by Tania Houspian, PharmD 2011 | email@example.com
You open your refrigerator door and take out a milk carton (non-fat of course) to top off your morning cereal. As you tilt the carton, expecting a stream of delicious white liquid, you instead get disgusting clumps of a cottage cheese-like substance. It’s safe to say that the milk has passed its expiration date. You, being the sensible human being that you are, throw away the expired milk and settle for a granola bar for breakfast instead and plan to buy a new carton of milk on your way home from work.
Let’s look at another scenario. You open your medicine cabinet and take out a bottle of Motrin wanting to take a couple of tablets to alleviate the muscle pain from a rough game of basketball last night (those 16 years olds didn’t look so tough at first). You scan the bottle looking for how many you should take and notice that it expired June 2009. You open the bottle and see that the pills look fine. There is no molding… they don’t smell funny…so you figure it’s fine to take. Besides, you have a stellar conspiracy theory that expiration dates are an evil ploy by pharmaceutical companies to get you to buy medication more often. You pop two tablets and go on with your day.
If you find yourself nodding emphatically saying, “That’s so true. I totally do that!” then you’re not alone. One of the most common questions pharmacists are asked is “Can I take this medication even though it expired last year?” On the other hand, you don’t ever go back to the grocery store and ask the clerk, “Can I drink this milk even though its been expired for a year?” This paradigm makes sense, though. When there’s proof of spoilage (i.e. stinky cottage cheese instead of milk) we’re way more likely to believe the expiration date. We don’t blame you, old milk tastes horrible but old Motrin still has that delicious sugary coating.
So, what’s the final verdict? Are expiration dates just a way to get you to buy more medications or did your Motrin become ineffective as of June 2009?
The Evil Ploy Side: The main argument presented by the “Expiration Dates are for Pansies” faction of society is a study performed by the military and presented to the FDA in 2002. In the study, the military evaluated all of their expired stockpiles of medication and discovered that some were still considered stable and efficacious for up to 54 months after their noted expiration date.
Now you can take those results and run with them or you can look at the details of the military’s findings. The military noted that the “degree of stability” depended greatly on the medication, manufacturer, and lot number. They were not issuing a blanket statement saying all medications are good for 54 months after the printed expiration date. They merely found that some drugs remain good after the date on the bottle. This fact, though, may be enough for some to call into question the validity of the expiration date on that Motrin bottle.
Here is the take home message: You are not the military. Earth-shattering, we know. What we mean by that is that you don’t store and care for your drugs the way the military does (just a guess). The military stores their stockpiled medications in cool, dry, dark, and temperature controlled warehouse-type locations. Where do most people store their medication? A few common “store houses”: medicine cabinet in the bathroom, spare cabinet in the kitchen and, last but not least, purses. Think about all the temperature and humidity changes those locations go through. Repeated exposure to temperature variations and light affects the stability of medications. Even though the pharmaceutical company knows the medication will be good for 10 years, they may decide to give it a 5 year expiration date to account for variations in how people store their medications. The date printed on your bottle of Motrin takes into account all the abuse you dare inflict on your personal medication supply.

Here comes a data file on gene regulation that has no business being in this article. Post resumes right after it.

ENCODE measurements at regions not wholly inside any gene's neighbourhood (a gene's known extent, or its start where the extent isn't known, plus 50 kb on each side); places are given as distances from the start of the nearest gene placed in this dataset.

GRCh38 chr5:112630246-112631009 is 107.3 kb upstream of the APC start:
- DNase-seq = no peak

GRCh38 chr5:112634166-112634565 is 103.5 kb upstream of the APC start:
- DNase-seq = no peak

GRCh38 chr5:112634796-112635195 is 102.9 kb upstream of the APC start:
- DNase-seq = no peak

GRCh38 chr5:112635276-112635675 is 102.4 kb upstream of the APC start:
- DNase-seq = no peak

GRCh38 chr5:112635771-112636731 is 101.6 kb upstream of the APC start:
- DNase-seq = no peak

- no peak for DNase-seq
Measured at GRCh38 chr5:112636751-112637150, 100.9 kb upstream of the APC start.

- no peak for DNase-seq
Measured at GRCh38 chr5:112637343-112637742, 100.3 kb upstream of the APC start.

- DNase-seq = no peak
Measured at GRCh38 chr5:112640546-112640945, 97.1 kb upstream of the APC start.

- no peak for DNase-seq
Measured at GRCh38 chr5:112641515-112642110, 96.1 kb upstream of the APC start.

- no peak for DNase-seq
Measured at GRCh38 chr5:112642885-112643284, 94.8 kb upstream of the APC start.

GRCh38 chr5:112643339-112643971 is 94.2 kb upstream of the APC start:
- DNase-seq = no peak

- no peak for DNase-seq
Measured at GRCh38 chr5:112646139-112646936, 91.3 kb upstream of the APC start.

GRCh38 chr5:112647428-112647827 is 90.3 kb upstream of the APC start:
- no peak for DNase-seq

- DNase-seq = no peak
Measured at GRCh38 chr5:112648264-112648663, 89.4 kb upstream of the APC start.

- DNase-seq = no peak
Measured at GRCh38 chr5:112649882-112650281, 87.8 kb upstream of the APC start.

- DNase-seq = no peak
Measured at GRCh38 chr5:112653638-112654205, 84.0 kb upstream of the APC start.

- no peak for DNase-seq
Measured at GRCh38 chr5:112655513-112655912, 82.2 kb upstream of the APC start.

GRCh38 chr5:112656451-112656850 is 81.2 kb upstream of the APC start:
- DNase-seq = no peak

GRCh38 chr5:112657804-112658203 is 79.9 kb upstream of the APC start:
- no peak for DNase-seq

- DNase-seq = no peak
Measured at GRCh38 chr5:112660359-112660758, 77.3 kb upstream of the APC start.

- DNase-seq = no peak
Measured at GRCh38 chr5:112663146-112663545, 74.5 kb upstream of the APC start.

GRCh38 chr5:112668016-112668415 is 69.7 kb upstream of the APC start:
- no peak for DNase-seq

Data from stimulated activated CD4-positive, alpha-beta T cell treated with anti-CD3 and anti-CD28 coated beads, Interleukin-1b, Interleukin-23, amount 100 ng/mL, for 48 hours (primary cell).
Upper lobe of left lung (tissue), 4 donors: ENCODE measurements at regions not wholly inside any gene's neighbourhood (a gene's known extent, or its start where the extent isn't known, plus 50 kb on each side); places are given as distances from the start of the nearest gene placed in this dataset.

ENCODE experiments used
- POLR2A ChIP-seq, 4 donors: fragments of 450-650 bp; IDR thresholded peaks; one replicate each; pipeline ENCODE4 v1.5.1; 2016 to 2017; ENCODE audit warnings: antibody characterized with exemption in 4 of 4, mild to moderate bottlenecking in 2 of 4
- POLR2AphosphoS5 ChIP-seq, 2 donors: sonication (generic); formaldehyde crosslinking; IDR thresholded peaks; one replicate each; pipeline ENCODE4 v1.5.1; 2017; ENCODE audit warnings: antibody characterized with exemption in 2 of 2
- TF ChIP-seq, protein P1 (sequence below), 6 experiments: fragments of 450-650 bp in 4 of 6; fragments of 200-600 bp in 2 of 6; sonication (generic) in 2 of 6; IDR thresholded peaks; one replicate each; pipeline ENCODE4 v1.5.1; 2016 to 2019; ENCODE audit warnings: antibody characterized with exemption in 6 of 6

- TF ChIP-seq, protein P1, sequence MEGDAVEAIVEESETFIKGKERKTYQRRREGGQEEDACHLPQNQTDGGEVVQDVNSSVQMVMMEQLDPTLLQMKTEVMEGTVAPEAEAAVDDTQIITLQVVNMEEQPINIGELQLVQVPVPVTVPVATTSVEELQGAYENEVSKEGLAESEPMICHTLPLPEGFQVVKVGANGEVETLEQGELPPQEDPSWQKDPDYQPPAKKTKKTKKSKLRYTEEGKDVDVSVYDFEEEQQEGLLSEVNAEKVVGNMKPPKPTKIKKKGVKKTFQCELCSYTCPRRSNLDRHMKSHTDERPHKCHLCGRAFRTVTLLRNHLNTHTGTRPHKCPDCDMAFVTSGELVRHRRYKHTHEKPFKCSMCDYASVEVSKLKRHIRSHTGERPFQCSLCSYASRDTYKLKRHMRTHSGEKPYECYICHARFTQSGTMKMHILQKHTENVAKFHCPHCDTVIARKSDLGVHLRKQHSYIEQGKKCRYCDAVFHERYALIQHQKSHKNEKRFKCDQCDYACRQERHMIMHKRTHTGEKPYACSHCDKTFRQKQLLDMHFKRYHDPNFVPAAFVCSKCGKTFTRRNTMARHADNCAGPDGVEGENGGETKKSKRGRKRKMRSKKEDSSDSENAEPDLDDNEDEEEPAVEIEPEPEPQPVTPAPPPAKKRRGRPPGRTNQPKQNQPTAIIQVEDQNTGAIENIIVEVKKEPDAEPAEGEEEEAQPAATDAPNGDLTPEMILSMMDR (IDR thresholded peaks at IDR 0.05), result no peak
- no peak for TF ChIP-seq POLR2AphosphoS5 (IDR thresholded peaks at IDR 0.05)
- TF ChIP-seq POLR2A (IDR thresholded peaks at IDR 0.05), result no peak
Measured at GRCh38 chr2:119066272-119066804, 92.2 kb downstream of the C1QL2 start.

Now you say: “So what! I took some expired Motrin (Tylenol, Nyquil, etc.) and nothing bad happened to me!” Okay, but there’s also a chance that nothing good happened either. When a medication passes its expiration date it means that the company that manufactured it no longer guarantees it will work for you. You may not get any relief from your muscle pain, sore throat, runny nose, or whatever symptom you were trying to treat. Not the kind of medicine we endorse. The treatment of the aforementioned mild conditions may not be life altering but the issue of efficacy is important with medications that are used to treat life-threatening conditions. Medications like nitroglycerin, insulin or antibiotics should never be taken past their expiration date. If these medications don’t work properly, the stakes are much higher (read hospitalization or, even worse, death).
Anytime you ask a health professional if it’s okay to take a medication past its expiration date the response you’re most likely going to get is, “No.” It’s just not worth the possibility of not receiving adequate treatment. For the skeptics in the room, there is one time that you’ll hear of medications being used past their expiration date: severe shortages. At those times, desperate times call for desperate measures and the medical community works with the limited resources available. Next time you look at the back of your medication bottle and see its expired, ask yourself: Is this really a desperate time or can I easily get more medication that’s guaranteed to work? I think we all know the answer.
Questions? E-mail the Author: firstname.lastname@example.org